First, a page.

As someone who has worked in SaaS sales for almost a decade, I’m no stranger to the pains of shopping for software. Though I typically sit on the seller's side of the table, I understand the frustration that comes with finding a new software solution.
We've all been there — flipping through countless tools, long demos with little value, and being constantly bombarded with promises that “this solution is exactly what you need.” It’s exhausting. It's no wonder “buyers,” Product Managers, and Engineers get tired of the never-ending search for the perfect tool.
After speaking with thousands of digital builders, I've discovered that software selection can be easy. In fact, all you have to do is follow three key steps.
If you want to make faster, smarter tool investments, keep reading.
Step 1: Define your objectives
Before purchasing any new software tool, it's crucial to define the objectives you want to achieve with it. Take a moment to reflect and ask yourself, "What problems am I trying to solve, and how can a tool help me address them?" Your objectives should include feature functionality tied to business needs like driving revenue and meeting security standards.
Using this strategy—thinking about the specific problems you’re trying to solve—helps you consider the tools you already have in place. Are you using multiple solutions to tackle one problem? Is there anything in your techstack that feels repetitive? What integrations will you need? By assessing your current techstack, you may find new objectives to add to your list.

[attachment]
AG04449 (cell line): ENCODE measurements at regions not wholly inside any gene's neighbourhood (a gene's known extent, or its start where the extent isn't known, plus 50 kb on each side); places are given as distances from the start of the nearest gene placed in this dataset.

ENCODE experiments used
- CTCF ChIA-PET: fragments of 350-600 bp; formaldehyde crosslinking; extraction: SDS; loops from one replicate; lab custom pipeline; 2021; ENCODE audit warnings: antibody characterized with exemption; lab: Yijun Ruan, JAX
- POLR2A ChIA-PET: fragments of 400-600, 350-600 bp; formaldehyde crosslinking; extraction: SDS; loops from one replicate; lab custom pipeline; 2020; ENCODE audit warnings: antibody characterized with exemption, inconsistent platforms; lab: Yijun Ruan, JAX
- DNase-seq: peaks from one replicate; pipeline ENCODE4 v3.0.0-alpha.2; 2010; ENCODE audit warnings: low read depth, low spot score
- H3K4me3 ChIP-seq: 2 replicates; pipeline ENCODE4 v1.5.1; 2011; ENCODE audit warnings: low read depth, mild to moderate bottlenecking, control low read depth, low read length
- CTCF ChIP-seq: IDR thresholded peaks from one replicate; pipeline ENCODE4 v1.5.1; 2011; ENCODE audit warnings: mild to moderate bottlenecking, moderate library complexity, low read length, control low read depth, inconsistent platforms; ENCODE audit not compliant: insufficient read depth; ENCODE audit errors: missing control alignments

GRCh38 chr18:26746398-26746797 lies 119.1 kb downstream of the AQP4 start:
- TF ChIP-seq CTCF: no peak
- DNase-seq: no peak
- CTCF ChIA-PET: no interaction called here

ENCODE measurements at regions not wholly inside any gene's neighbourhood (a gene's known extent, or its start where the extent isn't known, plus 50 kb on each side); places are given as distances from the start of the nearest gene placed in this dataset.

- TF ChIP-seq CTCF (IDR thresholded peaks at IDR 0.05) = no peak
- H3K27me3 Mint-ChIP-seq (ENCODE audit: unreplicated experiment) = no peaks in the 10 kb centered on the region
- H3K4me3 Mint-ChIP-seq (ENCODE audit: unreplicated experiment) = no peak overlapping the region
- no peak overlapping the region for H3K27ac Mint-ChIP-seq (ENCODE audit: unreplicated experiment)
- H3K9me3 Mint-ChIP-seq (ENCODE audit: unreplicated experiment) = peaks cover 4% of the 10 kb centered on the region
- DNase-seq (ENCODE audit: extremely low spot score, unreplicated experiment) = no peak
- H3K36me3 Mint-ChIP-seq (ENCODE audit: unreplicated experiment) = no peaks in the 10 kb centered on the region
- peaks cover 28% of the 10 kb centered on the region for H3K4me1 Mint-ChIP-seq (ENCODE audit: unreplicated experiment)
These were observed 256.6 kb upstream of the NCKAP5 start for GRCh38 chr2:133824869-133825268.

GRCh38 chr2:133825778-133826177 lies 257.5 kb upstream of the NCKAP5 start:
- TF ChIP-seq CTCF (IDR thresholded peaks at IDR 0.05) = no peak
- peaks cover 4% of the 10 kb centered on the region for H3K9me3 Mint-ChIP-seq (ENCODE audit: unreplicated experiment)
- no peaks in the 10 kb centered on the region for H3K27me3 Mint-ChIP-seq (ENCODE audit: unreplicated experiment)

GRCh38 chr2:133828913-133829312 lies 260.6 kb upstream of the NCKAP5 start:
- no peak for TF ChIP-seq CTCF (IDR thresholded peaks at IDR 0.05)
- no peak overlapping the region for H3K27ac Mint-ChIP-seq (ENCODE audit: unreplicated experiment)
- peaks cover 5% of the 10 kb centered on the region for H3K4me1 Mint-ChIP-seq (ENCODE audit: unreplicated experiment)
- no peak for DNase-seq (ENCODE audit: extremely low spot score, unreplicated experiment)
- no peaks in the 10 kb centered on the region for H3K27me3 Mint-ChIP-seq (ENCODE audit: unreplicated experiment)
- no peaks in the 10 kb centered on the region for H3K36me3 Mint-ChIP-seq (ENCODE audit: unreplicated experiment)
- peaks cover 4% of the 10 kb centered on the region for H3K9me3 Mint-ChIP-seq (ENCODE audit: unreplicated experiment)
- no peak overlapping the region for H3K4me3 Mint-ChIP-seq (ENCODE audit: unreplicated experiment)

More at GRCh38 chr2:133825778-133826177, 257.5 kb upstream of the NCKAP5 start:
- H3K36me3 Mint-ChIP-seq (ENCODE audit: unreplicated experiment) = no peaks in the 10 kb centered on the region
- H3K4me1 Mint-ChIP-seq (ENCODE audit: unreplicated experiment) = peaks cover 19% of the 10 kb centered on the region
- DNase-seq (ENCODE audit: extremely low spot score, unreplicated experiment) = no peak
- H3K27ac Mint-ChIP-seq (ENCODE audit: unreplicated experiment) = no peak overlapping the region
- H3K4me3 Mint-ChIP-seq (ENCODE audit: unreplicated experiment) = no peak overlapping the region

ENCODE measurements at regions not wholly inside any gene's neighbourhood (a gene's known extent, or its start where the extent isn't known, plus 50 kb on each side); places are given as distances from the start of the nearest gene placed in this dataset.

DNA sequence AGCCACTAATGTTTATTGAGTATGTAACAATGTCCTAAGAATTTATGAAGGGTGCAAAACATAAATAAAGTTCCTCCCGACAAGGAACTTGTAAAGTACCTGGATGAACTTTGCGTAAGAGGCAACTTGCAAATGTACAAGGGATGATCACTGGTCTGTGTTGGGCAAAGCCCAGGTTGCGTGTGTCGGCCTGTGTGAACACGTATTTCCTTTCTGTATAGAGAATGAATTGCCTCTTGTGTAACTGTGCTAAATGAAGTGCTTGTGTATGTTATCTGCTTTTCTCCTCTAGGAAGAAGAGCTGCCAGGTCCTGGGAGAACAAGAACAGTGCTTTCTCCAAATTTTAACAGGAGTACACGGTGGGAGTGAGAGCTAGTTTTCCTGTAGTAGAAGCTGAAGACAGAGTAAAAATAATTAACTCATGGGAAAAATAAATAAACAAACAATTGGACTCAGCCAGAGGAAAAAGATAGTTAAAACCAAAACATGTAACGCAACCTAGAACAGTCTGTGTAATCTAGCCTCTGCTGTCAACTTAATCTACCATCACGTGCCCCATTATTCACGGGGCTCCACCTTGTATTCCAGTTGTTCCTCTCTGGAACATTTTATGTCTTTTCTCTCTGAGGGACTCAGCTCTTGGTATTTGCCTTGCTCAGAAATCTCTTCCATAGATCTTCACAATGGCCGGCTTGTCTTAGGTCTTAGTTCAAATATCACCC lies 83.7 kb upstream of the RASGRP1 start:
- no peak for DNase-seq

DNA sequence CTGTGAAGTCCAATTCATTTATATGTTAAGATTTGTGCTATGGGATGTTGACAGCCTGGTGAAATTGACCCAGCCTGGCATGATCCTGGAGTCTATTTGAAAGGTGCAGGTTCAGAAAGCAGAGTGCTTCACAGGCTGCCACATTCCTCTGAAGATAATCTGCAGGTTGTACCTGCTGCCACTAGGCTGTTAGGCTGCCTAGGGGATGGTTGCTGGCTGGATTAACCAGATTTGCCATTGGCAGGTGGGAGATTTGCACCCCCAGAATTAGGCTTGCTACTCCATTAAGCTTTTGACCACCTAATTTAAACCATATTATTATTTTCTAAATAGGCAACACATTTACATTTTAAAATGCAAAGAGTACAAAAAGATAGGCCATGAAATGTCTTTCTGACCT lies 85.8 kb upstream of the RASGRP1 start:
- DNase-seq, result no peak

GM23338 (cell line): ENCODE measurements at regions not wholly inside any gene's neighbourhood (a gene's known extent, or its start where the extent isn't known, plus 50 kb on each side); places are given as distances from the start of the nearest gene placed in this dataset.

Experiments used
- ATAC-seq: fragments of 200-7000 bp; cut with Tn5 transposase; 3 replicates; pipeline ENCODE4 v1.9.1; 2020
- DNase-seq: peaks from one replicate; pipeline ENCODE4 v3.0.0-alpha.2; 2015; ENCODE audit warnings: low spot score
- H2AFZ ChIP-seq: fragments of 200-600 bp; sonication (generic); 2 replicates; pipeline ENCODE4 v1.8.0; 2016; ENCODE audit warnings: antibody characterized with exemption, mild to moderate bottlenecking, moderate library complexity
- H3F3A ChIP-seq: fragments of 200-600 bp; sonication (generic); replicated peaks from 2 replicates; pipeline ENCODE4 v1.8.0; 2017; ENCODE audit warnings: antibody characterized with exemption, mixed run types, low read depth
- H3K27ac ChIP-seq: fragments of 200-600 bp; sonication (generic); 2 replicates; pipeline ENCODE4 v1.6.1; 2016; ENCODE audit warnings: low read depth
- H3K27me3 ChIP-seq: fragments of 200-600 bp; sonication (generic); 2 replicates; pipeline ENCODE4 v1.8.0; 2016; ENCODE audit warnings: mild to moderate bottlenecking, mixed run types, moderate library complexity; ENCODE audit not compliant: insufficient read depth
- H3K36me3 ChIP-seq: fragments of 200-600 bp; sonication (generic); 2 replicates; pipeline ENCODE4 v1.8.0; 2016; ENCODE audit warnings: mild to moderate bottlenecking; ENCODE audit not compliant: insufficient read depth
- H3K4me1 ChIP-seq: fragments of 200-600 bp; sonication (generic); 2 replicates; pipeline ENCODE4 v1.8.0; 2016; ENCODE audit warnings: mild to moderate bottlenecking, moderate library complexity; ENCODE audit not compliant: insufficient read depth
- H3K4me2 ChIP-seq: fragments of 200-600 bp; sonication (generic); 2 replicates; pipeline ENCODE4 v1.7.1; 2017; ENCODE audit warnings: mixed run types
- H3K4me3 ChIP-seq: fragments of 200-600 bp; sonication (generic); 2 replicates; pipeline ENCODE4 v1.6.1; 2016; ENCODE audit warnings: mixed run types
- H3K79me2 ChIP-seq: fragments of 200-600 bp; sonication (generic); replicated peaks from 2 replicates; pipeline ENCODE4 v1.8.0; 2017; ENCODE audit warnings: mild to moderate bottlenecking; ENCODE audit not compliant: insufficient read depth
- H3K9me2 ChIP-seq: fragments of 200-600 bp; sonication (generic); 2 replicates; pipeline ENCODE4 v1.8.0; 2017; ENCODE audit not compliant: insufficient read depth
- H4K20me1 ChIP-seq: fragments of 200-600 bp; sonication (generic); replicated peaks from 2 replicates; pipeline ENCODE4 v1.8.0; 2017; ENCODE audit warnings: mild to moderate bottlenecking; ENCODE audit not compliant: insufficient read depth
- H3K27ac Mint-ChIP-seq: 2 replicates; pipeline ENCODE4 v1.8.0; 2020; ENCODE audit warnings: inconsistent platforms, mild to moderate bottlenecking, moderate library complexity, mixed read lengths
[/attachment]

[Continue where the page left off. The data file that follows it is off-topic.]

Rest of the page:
And of course, you want to make sure you get input from all relevant stakeholders. Imagine everyone related to the problem you're trying to solve. Once you’ve identified all of the key players, get a list of their top needs from a software solution. This will not only help ensure alignment, but may surface critical needs that weren’t on your radar.
Once you’ve created a list, prioritize each objective based on the impact it will have on the business. Understand what is a must-have versus a nice-to-have?
As an example, let's imagine you're looking for a behavioral analytics solution. Your pain points might be: “My team is flying blind” or “We're searching for insights in the dark.” You want to understand the impact of what a user is doing at any given time. Begin by mapping out your must-haves. Such as . . .
Capture a clean data set of user behaviors (form fills, clicks, swipes, gestures, etc.)
Identify areas of drop-off (missed steps or unfinished checkout flows)
Replay actions users have taken to understand a path taken (session recording)
Then you can start mapping your secondary nice-to-haves. In total, this process should take no more than two weeks.
By defining your goals up front, you can ensure that you invest in a tool that meets your most critical needs. If you don't, you may end up needing to bring on another solution to fill a gap. And then you're back to patching together your tools with duct tape.
Step 2: Research and prioritize
The market is flooded with options, all of which are backed by strong marketers and smart sales teams. That’s why you need to conduct thorough research and prioritize your options wisely. Don't simply follow the crowd or go for the trendiest choice.